It is pertinent to note that the Doctrine of Indoor Management does not apply in cases where an outsider relies on a document which is forged in the name of the company.   A company can never be held liable for the forgeries committed by its officers.

For example, In the case of Ruben v. Great Fingall Ltd.[5] The Plaintiff was a transferee of the share certificate issued under the seal of the defendant company. The certificate was issued by the Company’s secretary who has forged the signature of the two directors of the company and had affixed the seal of the Company. The plaintiff, in this case, had contended that whether the signature was forged or genuine comes under the purview of the internal management of the company, therefore the company shall be held liable for the same, But it was held by the court that the doctrine of Indoor Management has never extended to cover a forgery. Lord Loreburn had interpreted that an outsider dealing with companies are not bound to inquire into their indoor management and will not be affected by any irregularities of which they are unaware of.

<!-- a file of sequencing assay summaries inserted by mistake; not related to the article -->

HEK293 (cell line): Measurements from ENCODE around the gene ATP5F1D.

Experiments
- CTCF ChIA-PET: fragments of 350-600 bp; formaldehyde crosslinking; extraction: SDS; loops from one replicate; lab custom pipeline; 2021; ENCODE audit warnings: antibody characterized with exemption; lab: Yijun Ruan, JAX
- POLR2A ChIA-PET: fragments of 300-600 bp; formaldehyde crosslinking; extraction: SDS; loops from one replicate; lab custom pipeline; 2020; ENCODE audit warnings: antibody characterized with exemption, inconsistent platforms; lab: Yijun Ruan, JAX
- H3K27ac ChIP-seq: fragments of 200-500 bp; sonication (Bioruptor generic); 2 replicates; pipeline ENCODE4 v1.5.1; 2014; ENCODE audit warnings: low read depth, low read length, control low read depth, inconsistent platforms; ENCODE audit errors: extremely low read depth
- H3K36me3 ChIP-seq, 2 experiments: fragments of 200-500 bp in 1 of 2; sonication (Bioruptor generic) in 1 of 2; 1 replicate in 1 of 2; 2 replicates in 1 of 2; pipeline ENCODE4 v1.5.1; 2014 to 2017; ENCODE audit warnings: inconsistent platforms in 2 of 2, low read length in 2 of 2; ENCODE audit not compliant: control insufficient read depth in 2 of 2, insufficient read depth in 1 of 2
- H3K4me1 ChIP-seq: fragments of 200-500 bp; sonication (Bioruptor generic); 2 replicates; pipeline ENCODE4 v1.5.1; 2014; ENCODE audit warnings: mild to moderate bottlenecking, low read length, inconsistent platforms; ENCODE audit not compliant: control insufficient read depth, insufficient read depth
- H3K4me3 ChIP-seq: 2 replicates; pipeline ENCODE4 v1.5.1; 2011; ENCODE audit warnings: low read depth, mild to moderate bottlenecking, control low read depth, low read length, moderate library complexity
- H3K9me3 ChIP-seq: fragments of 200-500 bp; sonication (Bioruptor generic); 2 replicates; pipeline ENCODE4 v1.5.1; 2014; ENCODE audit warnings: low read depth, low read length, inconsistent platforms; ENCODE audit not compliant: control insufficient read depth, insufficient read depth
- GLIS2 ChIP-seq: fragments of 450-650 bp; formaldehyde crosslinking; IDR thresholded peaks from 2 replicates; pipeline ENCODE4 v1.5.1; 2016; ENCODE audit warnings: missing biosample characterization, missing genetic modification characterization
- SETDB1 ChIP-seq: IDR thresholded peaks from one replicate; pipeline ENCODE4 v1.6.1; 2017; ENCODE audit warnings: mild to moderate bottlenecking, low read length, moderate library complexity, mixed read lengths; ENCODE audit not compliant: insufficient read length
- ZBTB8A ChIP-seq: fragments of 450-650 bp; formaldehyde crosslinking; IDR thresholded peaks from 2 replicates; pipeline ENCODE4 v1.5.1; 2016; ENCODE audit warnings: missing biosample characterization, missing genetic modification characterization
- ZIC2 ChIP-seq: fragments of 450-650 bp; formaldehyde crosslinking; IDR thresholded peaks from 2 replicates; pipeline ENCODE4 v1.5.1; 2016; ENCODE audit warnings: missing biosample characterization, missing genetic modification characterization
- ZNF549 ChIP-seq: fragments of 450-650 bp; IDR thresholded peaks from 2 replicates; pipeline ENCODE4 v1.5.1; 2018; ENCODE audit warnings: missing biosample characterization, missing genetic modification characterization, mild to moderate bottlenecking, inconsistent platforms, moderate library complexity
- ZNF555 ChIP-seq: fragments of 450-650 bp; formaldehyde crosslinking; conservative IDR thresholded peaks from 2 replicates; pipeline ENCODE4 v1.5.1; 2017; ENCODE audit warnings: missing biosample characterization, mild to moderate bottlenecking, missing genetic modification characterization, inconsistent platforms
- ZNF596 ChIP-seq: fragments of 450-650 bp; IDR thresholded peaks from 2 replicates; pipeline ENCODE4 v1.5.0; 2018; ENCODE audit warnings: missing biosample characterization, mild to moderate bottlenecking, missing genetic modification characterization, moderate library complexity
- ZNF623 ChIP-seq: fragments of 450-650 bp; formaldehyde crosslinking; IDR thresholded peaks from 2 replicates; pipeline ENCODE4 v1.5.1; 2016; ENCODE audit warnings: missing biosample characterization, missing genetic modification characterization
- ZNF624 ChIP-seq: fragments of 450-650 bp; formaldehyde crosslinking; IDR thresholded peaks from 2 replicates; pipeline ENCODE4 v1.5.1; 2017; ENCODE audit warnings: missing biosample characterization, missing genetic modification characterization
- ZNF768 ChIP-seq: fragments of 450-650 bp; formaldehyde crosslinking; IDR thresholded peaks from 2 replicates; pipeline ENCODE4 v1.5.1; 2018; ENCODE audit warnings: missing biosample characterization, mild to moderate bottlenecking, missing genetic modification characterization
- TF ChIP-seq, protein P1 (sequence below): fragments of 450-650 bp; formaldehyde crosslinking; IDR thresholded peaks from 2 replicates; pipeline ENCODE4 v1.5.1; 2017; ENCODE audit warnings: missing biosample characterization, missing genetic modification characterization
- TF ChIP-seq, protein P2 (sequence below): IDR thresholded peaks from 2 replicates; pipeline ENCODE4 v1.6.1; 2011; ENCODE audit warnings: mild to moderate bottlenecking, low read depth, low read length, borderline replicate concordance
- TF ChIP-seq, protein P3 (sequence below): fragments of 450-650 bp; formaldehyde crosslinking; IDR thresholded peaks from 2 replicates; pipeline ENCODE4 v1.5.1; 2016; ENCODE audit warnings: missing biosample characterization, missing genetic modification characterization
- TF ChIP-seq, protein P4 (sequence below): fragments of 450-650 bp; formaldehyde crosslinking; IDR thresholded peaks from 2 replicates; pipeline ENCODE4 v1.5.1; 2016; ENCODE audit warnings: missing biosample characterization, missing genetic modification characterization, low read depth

Where an outsider entering into a transaction with a company could discover the irregularities in the management of the company if he/she would have made proper inquiries, then he/she cannot seek remedy under the doctrine of Indoor Management. The remedy under this doctrine is also not available where the circumstances and situations surrounding the contract are so suspicious that it invites inquiry, and the outsider of the company does not make any efficient inquiry for the same.

For example, in the case of Anand Bihari Lal v. Dinshaw & Co.[6] The Plaintiff had accepted a transfer of a company’s property from the accountant of the company.  It was held by the court that the transfer is void in nature as such a transaction was beyond the scope of the accountant’s authority. It was the duty of the plaintiff to check the power of attorney that was executed in favour of the accountant by the company.

Acts that are beyond the scope of apparent authority